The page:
As I shared in a recent post, I've been working on an Urban Lights quilt for the Four-In-Art group. A satellite photo of Southern California was my inspiration for the project.
Here's my Urban Lights project called
From the satellite images I found I was fascinated with the glowing lines going back and forth that created all the streets and the clusters of lights created by cities, arenas, freeways and airports. There were also lots of dark areas from beaches, bays, mountains and undeveloped land. It seemed totally fitting to finally use that glow-in-the-dark thread I've been patiently waiting to use. Here's a photo of Phosphorescent Freeways glowing in the dark. I actually had to buy an app for my ipad that allowed me to take a photo with a long exposure to pick up the light from the glowing thread.
Phosphorescent Freeways with glowing thread and long exposure.
It's amazing how the longer exposure time still doesn't capture
all the glowing lines, boo hoo.
I just have to say that I TOTALLY LOVED doing this project. It was so fun to piece together the blue and orange (two colors I usually avoid due to their painful visual contrast, but for this project blue was a fitting representation of the dark night and orange worked for the nighttime lights). I knew that there would be an overwhelming number of straight lines going back and forth so I inserted some orange waves of fabric to off-set the rigidity of the street lines. I used 5 different colors of thread in the project to show different hues of orange that I saw in the satellite images. I created circular pockets of glowing thread, squares of orange thread, and zigzags of yet more orange thread to represent intersecting freeways. I also used a couching technique to secure clear plastic fishing line and orange yarn to the quilt. One of my original ideas was to use the couching method to secure lots of fuzzy orange yarn to create a glowing look for the streets, but as the quilt progressed the fuzzy-soft look I envisioned didn't seem to work well with the technical look of all the streets/thread criss-crossing around.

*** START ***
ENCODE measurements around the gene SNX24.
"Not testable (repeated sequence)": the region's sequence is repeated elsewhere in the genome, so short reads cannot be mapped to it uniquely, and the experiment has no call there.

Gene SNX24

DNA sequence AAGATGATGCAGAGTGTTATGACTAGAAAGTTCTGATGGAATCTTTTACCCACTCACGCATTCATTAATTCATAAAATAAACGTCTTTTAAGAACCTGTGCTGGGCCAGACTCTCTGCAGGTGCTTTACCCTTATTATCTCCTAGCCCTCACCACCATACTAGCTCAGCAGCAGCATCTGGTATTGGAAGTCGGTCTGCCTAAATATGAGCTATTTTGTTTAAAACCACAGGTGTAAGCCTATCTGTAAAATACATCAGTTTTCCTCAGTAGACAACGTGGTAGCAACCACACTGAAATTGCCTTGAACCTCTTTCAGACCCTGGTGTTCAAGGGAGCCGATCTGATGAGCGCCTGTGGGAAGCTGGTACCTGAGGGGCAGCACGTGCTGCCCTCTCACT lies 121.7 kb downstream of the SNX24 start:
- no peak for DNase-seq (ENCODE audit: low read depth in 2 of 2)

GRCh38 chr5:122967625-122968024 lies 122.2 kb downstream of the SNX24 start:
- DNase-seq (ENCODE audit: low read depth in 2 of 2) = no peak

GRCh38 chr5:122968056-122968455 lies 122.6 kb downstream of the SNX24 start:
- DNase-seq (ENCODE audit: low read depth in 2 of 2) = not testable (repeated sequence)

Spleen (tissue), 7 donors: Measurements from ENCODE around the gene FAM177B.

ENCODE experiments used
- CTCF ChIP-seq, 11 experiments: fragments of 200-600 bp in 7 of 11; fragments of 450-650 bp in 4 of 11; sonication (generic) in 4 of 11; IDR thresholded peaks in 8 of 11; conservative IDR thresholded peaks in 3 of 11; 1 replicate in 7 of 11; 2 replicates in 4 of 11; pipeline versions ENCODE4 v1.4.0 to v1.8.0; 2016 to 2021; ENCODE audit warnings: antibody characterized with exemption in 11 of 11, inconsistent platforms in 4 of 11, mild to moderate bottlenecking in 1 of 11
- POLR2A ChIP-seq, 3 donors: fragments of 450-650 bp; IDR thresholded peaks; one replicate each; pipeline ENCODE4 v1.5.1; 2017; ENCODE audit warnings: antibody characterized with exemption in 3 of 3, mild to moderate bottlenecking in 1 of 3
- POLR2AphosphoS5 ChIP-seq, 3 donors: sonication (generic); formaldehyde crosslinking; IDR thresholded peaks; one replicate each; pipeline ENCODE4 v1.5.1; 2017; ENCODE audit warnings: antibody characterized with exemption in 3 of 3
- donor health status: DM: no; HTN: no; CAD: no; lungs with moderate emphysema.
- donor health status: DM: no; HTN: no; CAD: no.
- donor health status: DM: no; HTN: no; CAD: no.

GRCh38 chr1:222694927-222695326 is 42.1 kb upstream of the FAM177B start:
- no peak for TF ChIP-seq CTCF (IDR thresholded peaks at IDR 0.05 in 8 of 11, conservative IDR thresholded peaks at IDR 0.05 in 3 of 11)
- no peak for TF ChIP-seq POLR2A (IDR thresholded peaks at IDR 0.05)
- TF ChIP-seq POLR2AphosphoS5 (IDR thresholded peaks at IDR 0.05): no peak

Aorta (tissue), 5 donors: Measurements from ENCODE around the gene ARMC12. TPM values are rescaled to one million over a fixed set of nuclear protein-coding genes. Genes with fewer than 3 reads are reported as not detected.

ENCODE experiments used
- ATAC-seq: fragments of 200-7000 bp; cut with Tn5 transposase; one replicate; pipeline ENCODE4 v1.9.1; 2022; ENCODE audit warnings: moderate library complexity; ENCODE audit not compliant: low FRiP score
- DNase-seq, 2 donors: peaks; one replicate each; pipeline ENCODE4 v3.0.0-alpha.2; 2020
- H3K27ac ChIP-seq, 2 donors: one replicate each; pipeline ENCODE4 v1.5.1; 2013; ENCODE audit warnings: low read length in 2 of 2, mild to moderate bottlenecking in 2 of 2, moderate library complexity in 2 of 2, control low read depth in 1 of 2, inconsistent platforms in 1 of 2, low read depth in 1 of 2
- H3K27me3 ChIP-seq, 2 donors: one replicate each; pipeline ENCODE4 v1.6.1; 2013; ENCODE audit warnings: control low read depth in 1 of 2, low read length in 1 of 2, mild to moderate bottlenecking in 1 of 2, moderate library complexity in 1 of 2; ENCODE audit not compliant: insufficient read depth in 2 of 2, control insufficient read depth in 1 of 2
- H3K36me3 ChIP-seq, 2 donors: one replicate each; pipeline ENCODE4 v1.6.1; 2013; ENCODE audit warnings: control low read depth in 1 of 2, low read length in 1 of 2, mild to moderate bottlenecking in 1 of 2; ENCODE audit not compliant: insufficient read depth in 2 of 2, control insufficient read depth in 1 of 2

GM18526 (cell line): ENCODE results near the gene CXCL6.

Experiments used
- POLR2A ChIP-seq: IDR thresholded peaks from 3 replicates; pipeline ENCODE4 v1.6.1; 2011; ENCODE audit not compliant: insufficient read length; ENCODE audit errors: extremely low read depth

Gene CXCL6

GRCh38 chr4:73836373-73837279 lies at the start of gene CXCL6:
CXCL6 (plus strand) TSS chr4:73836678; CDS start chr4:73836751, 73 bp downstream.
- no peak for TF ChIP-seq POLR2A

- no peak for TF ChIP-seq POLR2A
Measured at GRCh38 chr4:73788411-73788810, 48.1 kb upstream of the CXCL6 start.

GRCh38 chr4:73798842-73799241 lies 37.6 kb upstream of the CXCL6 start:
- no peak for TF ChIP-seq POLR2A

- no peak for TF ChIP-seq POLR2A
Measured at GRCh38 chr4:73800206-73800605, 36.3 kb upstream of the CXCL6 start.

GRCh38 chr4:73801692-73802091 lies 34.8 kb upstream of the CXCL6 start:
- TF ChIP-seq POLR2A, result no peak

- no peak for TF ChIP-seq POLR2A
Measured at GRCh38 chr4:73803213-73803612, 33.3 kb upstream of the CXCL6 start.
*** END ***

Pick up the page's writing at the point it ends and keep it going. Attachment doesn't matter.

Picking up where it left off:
Clear fishing line on the left and lots of orange streets.
Superior Thread's Mono Poly Invisible Monofilament was used for quilting all the dark blue areas. I didn't want to distract from the orange lines that were quilted, so it seemed like a good way to create more visual interest without taking away from the punch of the orange thread on the blue fabric. I quilted the word Darkness into the quilt because without darkness you can't see the city lights in the satellite images. I also quilted lots of circles into the quilt with the mono filament because lights are often round shapes such as: stoplights, headlights, spotlights, and recessed ceiling lights.
I also used orange burlap to create visual interest to help move the eye around the composition of the quilt. The burlap is also in round shapes to reiterate the circular lights we see all around us.
Darkness quilted with mono filament and burlap in circle shape.
Randomly sized stoplight circles stitched in Mono
Filament in a tall a skewed stack.
It was most memorizing and almost addicting
to stitch the circles.
Attaching the faced binding.
One of my favorite parts, seeing the quilt during the
inverting process of turning the binding to the back side!
Back side of the quilt. I wanted the backside to look like a picture
frame for the red-orange & black batik.
Until the next blog post.
That's goodbye in Portuguese.
Check out these other Four In Art quilts.
Amanda Kattner blogs at www.whatthebobbin.com
Betty Ayers has a Flickr site at https://www.flickr.com/photos/
Elizabeth Eastmond blogs at www.opquilt.com
Nancy Myers blogs at patchworkbreeze.blogspot.
Rachel blogs at rachel-thelifeofriley.blogspot.com